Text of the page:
Uber loses road rights in London but Irish ban unlikely
Irish drivers already vetted, registered and operating within regulations says NTA
Uber cars in London differ to black cabs because they are private hire vehicles which cannot be hailed on the street, and they set their own prices. Photograph: Will Oliver/EPA
Car-sharing app Uber is unlikely to face calls for a ban in Ireland, the National Transport Authority has said following the city of London decision to ban the service.
A spokesman for the National Transport Authority said the regulatory system in Ireland was significantly different. He said all drivers of for-hire vehicles such as taxis, limousines and hackneys already have to be Garda vetted and registered.
He said Uber is available in the Republic but the service can only be offered by existing drivers. In effect, if you use Uber in Ireland you are calling a taxi, he said.
On Friday, Transport for London (TfL) said Uber will not have its operating licence extended beyond September 30th as the car sharing app was “not fit and proper” due to “public safety and security implications”.
Mr Khan said the decision not to allow Uber to operate in the city beyond September 30th was taken by TfL but it was one which he fully supported because of a “threat to Londoners’ safety and security”.
‘Closed to innovative companies’
Uber said the decision would “show the world that, far from being open, London is closed to innovative companies”.
Uber cars in London differ to black cabs because they are private hire vehicles which cannot be hailed on the street, and they set their own prices. Drivers do not need to pass the street knowledge test but are subject to criminal record background tests.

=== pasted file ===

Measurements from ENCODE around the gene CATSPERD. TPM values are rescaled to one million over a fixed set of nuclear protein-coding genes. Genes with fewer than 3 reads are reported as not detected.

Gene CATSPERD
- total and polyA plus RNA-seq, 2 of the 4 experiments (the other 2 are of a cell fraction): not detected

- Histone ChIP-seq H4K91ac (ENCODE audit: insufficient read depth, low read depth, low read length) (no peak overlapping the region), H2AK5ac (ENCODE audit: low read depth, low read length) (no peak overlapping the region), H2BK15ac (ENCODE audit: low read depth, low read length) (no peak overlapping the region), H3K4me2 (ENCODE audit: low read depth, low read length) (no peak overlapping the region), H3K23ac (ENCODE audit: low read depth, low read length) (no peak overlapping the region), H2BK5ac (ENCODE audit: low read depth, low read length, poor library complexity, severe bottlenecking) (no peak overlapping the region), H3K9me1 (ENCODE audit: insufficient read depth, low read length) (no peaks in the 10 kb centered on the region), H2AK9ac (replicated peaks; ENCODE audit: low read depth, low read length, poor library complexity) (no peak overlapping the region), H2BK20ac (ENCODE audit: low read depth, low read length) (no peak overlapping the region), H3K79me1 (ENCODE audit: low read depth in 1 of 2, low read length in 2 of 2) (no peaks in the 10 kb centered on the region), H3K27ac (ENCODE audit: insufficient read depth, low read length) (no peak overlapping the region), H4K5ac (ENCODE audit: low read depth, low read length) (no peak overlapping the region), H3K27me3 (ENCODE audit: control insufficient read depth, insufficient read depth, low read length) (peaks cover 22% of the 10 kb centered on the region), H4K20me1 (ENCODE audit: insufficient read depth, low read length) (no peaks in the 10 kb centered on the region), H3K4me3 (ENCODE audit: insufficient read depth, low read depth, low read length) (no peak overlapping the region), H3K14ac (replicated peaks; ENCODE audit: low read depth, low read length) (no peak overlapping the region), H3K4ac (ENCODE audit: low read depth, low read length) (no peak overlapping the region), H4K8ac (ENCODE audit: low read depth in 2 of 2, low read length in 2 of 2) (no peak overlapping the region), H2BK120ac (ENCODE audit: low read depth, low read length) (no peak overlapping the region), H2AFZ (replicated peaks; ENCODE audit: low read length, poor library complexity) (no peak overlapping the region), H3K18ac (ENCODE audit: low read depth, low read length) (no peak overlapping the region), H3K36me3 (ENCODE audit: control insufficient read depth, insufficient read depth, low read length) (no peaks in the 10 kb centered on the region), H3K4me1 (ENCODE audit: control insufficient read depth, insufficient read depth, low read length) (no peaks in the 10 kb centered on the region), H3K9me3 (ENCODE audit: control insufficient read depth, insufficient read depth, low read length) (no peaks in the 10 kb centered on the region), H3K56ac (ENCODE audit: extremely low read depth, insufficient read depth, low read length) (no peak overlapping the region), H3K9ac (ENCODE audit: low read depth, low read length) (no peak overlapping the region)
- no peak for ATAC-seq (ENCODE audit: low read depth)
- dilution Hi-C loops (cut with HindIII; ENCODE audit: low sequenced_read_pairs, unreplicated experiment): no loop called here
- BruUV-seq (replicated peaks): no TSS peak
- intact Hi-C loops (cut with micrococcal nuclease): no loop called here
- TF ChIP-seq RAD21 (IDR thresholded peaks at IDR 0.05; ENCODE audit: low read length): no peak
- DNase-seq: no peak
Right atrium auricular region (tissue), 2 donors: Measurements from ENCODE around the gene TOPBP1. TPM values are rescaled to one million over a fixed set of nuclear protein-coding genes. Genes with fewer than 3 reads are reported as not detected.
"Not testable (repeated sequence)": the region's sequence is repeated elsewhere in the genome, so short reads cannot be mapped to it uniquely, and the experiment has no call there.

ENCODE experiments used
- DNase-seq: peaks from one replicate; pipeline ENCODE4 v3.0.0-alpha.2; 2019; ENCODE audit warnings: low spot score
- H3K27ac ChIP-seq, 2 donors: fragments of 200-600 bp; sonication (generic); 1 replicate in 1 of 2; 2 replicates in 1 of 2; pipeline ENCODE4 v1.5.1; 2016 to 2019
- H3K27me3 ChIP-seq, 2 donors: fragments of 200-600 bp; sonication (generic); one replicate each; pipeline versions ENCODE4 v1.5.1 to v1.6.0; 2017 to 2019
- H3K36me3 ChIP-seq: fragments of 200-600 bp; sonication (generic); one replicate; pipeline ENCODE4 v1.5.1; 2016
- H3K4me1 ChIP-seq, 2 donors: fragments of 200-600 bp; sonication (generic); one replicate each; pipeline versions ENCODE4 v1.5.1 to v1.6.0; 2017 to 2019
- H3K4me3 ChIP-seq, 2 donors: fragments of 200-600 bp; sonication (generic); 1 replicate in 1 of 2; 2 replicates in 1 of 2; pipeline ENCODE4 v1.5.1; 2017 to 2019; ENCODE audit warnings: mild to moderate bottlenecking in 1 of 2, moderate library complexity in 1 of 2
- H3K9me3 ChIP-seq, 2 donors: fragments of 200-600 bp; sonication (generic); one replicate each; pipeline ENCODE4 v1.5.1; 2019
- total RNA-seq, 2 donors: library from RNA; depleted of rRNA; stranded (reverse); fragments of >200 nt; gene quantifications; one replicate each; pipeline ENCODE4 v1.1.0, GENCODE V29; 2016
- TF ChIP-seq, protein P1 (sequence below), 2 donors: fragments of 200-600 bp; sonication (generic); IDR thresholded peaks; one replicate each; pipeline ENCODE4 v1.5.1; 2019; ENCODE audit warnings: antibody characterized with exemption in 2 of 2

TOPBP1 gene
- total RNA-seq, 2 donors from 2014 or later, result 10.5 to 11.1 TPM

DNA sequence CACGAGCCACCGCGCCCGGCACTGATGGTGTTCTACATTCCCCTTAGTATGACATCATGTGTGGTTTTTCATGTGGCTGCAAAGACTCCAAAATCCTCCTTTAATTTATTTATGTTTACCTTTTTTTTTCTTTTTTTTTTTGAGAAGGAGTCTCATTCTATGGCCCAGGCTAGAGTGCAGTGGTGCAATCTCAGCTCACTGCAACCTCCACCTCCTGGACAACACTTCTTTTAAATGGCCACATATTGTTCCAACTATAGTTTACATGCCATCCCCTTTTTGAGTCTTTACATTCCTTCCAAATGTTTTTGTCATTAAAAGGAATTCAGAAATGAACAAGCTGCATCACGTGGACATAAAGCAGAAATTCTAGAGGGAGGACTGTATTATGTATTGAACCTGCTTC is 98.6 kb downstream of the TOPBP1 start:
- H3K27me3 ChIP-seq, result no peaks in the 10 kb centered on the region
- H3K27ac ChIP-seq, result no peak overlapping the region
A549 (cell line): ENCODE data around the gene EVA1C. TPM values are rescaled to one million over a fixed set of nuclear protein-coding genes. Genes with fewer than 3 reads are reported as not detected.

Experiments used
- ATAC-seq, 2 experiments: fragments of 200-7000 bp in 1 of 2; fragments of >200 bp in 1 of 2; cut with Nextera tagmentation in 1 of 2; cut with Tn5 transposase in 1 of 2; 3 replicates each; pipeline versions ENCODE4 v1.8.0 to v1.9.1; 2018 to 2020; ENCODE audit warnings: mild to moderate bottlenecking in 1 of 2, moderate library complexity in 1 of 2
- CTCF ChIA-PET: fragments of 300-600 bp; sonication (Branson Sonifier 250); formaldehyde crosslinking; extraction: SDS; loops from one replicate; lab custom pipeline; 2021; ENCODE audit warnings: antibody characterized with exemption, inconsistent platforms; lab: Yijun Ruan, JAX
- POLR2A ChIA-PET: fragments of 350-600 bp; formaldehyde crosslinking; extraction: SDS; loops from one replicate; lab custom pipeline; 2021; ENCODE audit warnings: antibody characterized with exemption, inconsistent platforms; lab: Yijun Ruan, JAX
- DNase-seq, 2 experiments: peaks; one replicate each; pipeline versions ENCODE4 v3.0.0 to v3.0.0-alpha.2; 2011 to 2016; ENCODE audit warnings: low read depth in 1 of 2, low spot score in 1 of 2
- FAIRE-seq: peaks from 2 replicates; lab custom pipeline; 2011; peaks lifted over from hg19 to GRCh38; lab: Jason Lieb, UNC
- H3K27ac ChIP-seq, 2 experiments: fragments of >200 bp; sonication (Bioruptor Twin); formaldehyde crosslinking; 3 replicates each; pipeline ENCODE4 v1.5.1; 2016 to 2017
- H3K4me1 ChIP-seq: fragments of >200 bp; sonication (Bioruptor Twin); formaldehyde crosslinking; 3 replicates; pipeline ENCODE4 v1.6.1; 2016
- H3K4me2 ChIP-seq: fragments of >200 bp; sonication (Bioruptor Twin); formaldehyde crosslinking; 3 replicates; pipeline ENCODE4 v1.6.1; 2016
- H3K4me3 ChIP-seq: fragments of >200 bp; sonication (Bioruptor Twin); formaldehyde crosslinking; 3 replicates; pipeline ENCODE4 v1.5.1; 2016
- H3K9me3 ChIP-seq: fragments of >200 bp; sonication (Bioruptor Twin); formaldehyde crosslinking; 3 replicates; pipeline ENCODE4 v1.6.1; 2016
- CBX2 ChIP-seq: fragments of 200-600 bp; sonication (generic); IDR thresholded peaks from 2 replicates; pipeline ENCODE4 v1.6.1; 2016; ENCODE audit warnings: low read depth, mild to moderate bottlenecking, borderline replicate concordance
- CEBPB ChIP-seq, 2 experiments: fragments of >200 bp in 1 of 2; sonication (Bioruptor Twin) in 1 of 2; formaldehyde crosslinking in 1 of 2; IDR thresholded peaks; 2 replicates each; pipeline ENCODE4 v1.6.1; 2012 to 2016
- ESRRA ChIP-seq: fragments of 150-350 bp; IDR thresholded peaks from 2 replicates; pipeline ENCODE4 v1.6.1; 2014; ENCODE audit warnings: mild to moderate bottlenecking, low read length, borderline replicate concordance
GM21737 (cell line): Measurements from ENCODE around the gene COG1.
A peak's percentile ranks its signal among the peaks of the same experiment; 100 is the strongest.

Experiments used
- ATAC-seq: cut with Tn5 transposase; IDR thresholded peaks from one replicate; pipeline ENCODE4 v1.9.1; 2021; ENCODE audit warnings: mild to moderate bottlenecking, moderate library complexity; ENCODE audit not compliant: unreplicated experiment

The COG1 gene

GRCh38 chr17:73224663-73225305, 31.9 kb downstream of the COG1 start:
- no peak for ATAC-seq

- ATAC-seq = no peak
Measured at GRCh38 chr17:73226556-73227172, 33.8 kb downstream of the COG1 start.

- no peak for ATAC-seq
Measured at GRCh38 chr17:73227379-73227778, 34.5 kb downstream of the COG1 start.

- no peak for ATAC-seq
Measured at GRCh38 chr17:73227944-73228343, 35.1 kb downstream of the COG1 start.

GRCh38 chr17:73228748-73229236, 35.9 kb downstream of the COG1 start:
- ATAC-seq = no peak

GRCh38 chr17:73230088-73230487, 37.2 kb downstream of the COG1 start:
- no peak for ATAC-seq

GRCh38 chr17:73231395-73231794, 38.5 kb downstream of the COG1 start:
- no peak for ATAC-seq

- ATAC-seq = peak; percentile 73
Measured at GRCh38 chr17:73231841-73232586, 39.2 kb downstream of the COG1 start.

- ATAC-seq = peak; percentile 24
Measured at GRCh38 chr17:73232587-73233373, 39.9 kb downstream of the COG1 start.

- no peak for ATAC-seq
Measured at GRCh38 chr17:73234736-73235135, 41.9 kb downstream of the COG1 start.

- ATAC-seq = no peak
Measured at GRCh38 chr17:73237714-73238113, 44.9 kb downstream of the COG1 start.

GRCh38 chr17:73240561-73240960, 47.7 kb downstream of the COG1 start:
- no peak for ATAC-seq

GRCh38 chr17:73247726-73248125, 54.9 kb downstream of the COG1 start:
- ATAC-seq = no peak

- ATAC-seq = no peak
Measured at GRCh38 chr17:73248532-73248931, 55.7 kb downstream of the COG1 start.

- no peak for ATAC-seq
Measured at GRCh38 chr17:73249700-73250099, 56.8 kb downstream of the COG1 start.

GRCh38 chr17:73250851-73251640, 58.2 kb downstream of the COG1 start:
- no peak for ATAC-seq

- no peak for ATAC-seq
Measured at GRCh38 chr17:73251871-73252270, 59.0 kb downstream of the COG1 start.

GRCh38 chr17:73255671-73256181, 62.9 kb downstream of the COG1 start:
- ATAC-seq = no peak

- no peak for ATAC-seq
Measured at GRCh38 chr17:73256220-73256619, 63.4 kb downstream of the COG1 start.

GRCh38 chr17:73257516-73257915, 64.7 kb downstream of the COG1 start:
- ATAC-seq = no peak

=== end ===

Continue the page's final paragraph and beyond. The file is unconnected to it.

Meanwhile Joe Heron of the Irish Taxi Driver Federation, a member of the National Transport Authority’s Advisory Committee on Small Public Service Vehicles, says recent cuts in the number of registered drivers did not result in a shortage of taxis.
Figures from the authority this week showed the number of taxi drivers in the State had dropped to 26,087 last month, down from 47,222 active drivers eight years ago.
Mr Heron said “many, many people” would have traditionally had a Public Service Vehicle licence and, following liberalisation of the taxi system in 2000, many people saw the taxi industry as offering an accessible new job.
However, he said that, with the collapse of the economy in 2008-2009, the industry across the State had become saturated with drivers of hackneys, limousines and taxis. He said it was an extremely difficult time for taxis.
With the economic recovery drivers were affected by more business but also many of them had gone back to different industries. He said he believed many drivers were just starting to “earn a living” with the increased work available.
He defended the taxi app MyTaxi for its decision to add a fee of €2 for collecting passengers.
“That is only a charge for collecting passengers, some drivers can be asked to travel 3km to collect a passenger. We always had a collection charge unless somebody picked up a taxi on a rank but new entrants dropped that for a while as they felt it would win more business,” he said.